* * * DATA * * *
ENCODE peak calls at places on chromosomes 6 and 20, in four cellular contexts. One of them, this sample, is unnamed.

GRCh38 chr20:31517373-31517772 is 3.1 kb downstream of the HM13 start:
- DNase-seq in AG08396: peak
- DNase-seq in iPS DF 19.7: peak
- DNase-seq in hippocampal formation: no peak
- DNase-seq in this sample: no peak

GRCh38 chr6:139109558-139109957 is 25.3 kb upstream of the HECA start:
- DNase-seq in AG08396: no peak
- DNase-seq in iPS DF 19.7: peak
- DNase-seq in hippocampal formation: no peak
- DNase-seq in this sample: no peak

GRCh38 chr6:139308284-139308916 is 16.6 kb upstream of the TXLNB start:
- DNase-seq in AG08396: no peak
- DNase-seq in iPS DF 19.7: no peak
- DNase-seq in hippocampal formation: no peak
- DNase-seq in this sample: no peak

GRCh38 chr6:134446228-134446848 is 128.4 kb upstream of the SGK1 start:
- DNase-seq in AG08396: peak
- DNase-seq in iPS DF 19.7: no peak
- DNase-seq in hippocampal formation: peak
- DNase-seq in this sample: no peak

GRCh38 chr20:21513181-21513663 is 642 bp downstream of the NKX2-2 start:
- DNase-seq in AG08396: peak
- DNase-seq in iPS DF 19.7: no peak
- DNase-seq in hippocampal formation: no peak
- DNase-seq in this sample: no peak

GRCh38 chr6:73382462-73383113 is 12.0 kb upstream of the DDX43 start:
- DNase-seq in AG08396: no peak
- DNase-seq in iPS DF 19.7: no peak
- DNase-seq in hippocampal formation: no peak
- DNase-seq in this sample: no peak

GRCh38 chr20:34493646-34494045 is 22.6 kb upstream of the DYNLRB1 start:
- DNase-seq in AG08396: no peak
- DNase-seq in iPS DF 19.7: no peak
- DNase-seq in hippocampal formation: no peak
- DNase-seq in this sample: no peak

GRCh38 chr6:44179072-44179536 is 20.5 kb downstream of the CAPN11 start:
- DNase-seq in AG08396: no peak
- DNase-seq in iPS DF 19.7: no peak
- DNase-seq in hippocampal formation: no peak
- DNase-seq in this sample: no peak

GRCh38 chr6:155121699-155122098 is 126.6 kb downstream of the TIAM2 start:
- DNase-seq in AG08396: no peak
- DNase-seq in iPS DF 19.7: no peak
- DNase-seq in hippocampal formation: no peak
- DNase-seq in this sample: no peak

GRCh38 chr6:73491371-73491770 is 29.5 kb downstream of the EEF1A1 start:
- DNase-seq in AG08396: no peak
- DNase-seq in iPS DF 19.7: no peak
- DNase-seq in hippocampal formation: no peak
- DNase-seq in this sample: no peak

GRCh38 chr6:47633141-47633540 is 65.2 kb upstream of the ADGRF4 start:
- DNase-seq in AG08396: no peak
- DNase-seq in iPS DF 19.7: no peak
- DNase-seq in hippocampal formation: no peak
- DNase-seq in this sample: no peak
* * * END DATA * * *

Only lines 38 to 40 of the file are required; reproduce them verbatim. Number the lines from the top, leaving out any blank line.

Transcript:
- DNase-seq in AG08396: no peak
- DNase-seq in iPS DF 19.7: no peak
- DNase-seq in hippocampal formation: no peak